Healthcare is top of mind these days for everyone, and that concern transfers over to pets. As more families recognize how important having the right vitamins, minerals, amino acids and other nutrients are to a pet’s diet, the more they care more about the ingredients they’re feeding to pets.
When it comes to cats, it’s essential they get all the nutrients they need, and sometimes, that’s not always through their primary diets. Just like humans take vitamins as add-ons to their meals, supplement products can greatly benefit felines.
Dr. Bob Goldstein, co-founder of Earth Animal with his wife Susan, notes that it’s important to take into consideration what the cat’s primary diet consists of, and how a supplement can fill in any nutritional gaps. As an example, certain pet foods may be made through a process of heating, which in turn cooks out certain nutrients before it gets to the pet, but the right supplement can replace those important nutrients.
While some extra nutrients greatly enhance a pet’s overall health, sometimes healthcare and supplement products are absolutely necessary—especially if cats have a certain condition.
“Cat parents are often looking to prevent or combat four big areas of concern: cardiovascular disease, diabetes, obesity and joint pain,” says Marianne Warnaer, director of global sales for Biomega. “Obesity in cats, for example, has become a major cause for concern over the last five years.”
According to Dr. Bob and Susan Goldstein, other common ailments cats suffer from include everything from upper respiratory conditions to kidney and bladder problems. Ailments such as gingivitis and mouth sores, and even flea bites can be detrimental to a cat’s health. Emotional issues, such as stress, can also lead to physical conditions that impact a cat’s well being.
On top of tackling serious ailments or diseases, sometimes pet parents are focused on preventing problems for cats as they age. Elderly cats can get arthritis and, since achy joints are one of the most common side effects, cat parents need to come up with good pain management strategies.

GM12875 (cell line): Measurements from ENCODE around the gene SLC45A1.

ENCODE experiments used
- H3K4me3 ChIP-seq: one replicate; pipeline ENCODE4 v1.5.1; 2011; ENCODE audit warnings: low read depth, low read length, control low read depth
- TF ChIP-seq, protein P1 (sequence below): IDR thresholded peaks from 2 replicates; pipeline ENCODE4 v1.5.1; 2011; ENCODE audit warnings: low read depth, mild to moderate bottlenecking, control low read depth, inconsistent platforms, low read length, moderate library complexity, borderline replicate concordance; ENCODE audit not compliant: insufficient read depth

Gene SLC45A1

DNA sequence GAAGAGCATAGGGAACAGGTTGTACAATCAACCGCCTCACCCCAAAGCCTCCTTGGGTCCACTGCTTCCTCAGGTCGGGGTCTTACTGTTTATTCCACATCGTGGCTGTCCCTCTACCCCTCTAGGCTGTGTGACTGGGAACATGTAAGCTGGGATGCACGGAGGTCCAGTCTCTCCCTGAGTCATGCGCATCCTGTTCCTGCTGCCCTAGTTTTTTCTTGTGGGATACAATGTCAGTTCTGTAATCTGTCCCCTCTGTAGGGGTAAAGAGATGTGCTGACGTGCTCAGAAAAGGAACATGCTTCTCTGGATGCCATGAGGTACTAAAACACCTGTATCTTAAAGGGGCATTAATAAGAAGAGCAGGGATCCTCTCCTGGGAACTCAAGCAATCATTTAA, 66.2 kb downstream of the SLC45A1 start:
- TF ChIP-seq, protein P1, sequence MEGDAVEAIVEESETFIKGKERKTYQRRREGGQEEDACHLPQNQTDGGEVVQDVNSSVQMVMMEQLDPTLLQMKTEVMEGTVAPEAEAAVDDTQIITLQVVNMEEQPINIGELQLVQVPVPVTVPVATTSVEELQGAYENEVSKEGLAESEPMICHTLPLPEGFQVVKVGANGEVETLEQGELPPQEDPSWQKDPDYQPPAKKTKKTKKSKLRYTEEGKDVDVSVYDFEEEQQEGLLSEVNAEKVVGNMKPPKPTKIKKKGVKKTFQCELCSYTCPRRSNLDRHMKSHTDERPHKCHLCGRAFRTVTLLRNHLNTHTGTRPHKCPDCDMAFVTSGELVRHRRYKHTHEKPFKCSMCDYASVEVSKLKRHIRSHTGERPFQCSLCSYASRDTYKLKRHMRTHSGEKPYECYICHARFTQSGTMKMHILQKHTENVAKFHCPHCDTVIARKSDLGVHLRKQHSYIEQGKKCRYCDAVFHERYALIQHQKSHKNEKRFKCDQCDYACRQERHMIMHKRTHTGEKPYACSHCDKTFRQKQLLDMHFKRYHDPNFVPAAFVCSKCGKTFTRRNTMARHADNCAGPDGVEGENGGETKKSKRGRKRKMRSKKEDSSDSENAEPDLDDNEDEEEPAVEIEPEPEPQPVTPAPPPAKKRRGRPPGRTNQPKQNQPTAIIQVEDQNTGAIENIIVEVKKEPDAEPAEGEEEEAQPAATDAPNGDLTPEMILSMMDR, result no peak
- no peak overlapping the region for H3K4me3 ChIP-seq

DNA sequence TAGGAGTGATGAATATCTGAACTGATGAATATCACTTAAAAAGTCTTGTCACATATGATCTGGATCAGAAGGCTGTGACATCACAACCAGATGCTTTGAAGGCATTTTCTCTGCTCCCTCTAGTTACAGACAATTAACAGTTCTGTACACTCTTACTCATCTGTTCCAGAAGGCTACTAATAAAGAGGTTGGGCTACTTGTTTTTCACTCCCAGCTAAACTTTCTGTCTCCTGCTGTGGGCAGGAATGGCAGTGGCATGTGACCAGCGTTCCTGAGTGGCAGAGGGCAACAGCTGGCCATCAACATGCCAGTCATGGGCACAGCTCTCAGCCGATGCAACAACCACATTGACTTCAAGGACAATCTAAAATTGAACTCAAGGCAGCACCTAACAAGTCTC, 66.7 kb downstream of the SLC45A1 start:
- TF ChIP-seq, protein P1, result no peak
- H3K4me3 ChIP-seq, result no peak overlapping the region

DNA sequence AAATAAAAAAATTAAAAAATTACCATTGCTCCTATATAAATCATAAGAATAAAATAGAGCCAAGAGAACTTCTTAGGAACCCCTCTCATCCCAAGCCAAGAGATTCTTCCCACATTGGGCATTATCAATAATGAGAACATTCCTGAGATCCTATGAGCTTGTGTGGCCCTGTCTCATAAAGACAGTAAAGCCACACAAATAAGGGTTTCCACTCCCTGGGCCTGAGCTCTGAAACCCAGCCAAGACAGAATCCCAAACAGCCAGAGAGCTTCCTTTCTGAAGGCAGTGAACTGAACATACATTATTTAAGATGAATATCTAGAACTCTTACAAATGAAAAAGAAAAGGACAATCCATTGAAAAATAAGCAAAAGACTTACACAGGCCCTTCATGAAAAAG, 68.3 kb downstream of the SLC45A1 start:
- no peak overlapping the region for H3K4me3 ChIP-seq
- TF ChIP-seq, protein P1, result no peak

“Supplementation may be required for cats to ease pain in later life should they encounter health issues,” Warnaer explains.
It’s What’s Inside that Counts
To address potentially painful conditions, pet parents need to understand the specific ingredients that can help alleviate their cat’s pain. As with many categories in the pet space, cat healthcare and supplement products are directly linked to human trends.
“The pet supplement market has benefited from the discovery of using popular ingredients from the human side in pet supplements, such as glucosamine, probiotics, and CBD,” says Jeanne Jacobs, leader of business development for PetAlive. “Cat parents want to bring the same safe, natural, effective solutions they found for themselves to their pets.”
It is important for pet specialty retailers to mark the distinction about the ingredients that benefit cats specifically, and not dogs.
“Cats cannot have some ingredients that are safe for dogs – for example, white willow bark is safe to feed to dogs, but is strictly avoided in cat supplements,” says Scott Garmon, president of NaturVet. “Cats are also notoriously picky. Therefore, cat parents tend to try products that are labeled and flavored specifically for cats only.”
Sometimes, the driving force behind a purchasing decision is that cat parents want to help address a cat’s condition in a natural way before turning to medications.